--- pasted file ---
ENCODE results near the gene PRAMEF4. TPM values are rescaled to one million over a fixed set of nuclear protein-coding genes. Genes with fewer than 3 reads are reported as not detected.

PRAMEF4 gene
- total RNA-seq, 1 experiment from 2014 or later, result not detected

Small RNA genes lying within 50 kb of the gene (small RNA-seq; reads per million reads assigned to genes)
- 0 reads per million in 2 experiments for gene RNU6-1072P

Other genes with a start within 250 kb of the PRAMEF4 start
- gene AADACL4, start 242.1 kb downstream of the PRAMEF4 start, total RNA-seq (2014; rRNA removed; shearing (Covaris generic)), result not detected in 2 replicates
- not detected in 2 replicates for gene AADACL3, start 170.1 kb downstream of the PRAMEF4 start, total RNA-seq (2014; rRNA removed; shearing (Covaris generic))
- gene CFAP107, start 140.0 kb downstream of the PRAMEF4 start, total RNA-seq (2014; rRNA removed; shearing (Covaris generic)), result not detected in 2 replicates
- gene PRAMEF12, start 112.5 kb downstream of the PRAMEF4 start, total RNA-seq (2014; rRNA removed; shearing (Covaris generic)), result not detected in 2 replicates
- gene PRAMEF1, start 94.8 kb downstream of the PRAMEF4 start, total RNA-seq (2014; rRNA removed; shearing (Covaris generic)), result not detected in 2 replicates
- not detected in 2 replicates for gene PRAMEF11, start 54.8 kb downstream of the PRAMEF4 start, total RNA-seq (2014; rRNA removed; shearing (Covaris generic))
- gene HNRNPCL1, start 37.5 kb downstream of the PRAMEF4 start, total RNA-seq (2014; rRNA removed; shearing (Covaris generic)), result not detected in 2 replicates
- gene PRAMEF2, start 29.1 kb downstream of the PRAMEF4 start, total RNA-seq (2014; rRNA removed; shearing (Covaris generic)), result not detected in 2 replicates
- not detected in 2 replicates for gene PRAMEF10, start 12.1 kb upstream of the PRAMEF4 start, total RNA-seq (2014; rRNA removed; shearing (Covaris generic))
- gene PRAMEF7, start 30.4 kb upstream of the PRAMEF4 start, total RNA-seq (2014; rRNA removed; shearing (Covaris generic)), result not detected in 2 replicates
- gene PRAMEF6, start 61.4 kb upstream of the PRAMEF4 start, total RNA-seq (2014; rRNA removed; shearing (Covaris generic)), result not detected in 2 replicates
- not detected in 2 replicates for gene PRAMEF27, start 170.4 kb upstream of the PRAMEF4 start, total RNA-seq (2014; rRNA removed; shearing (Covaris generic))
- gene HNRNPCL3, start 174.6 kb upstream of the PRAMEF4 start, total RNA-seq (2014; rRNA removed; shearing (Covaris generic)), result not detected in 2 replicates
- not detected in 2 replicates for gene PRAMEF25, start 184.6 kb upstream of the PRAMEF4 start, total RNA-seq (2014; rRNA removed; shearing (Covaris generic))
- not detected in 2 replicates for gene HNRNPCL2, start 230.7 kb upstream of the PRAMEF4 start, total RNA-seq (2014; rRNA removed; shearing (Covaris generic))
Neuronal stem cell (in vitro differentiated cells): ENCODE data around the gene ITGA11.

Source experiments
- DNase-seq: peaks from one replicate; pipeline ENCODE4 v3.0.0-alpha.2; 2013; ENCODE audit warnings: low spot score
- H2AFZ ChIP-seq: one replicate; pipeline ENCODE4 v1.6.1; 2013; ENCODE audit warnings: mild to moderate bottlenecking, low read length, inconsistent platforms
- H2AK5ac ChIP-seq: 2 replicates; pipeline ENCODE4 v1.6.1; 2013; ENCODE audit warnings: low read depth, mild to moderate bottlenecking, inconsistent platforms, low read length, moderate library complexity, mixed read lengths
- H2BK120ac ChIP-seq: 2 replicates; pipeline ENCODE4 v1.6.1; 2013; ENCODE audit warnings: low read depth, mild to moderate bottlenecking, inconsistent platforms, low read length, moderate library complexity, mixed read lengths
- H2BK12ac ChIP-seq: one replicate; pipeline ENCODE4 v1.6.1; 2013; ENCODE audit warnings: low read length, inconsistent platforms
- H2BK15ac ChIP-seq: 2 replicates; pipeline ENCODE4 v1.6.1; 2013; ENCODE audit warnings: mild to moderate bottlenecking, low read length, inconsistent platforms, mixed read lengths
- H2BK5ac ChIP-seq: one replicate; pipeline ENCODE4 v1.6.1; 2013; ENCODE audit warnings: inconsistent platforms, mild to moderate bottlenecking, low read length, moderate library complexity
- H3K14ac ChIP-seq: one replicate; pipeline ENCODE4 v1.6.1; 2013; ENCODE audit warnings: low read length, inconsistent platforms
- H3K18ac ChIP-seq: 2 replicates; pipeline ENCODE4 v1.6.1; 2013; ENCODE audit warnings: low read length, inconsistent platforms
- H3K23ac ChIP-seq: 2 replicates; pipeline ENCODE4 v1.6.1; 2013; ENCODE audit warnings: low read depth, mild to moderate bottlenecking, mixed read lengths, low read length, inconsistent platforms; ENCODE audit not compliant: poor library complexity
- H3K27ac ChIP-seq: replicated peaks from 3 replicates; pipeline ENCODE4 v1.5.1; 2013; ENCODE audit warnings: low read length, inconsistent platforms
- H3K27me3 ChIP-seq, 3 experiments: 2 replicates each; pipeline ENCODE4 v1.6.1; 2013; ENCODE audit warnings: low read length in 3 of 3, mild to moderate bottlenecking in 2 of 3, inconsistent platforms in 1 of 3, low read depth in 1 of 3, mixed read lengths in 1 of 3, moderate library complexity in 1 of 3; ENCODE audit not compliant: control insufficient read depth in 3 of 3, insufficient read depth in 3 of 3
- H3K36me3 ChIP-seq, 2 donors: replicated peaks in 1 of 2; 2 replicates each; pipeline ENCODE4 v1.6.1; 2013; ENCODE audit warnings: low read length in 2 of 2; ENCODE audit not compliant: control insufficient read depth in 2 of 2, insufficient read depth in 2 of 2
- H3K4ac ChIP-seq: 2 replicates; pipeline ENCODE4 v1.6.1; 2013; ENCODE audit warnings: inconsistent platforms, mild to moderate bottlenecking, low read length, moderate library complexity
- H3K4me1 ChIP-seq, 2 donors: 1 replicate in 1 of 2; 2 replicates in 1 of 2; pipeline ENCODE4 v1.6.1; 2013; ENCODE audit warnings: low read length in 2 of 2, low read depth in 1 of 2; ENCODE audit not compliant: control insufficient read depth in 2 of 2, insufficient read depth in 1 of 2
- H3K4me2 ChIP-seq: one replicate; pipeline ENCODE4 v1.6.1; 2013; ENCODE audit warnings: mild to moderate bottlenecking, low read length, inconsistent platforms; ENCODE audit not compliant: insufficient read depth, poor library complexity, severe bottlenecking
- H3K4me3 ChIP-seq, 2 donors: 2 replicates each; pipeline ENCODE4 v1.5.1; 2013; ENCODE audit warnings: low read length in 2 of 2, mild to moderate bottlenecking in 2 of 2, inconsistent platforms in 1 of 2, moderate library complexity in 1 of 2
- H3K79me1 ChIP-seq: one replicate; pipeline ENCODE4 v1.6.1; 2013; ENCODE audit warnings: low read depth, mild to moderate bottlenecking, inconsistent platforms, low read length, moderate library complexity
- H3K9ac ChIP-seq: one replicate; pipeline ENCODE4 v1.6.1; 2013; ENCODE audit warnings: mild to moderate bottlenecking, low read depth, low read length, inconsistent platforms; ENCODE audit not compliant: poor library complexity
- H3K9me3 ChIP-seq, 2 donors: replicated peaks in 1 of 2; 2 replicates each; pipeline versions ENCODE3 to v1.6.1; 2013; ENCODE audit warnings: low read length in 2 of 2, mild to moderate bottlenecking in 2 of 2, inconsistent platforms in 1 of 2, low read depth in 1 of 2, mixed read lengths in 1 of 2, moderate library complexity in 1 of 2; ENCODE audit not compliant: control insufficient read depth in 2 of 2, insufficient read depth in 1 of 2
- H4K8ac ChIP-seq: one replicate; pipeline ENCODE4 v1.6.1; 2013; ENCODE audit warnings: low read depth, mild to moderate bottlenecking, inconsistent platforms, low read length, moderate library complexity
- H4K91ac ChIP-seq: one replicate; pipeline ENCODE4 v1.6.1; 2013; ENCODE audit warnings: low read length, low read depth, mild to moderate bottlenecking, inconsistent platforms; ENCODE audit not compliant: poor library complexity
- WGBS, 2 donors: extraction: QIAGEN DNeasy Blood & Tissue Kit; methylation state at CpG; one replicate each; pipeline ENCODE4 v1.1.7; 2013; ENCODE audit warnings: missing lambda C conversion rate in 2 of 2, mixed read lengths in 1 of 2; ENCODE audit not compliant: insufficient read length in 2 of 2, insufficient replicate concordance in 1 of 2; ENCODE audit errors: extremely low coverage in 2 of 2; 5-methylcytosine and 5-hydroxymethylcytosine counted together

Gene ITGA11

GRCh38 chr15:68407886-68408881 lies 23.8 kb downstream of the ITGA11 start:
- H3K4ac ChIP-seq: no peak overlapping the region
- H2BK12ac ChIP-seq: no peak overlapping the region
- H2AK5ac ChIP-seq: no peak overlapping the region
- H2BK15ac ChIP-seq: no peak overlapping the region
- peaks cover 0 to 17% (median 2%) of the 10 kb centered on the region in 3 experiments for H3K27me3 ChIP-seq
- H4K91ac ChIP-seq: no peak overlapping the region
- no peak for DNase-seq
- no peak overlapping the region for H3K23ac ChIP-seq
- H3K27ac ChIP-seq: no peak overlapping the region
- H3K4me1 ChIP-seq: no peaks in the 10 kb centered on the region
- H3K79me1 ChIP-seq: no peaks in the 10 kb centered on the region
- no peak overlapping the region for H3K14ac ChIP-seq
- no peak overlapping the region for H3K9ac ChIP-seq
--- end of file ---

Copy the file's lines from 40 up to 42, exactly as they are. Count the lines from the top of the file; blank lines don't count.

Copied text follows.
- H3K4me3 ChIP-seq, 2 donors: 2 replicates each; pipeline ENCODE4 v1.5.1; 2013; ENCODE audit warnings: low read length in 2 of 2, mild to moderate bottlenecking in 2 of 2, inconsistent platforms in 1 of 2, moderate library complexity in 1 of 2
- H3K79me1 ChIP-seq: one replicate; pipeline ENCODE4 v1.6.1; 2013; ENCODE audit warnings: low read depth, mild to moderate bottlenecking, inconsistent platforms, low read length, moderate library complexity
- H3K9ac ChIP-seq: one replicate; pipeline ENCODE4 v1.6.1; 2013; ENCODE audit warnings: mild to moderate bottlenecking, low read depth, low read length, inconsistent platforms; ENCODE audit not compliant: poor library complexity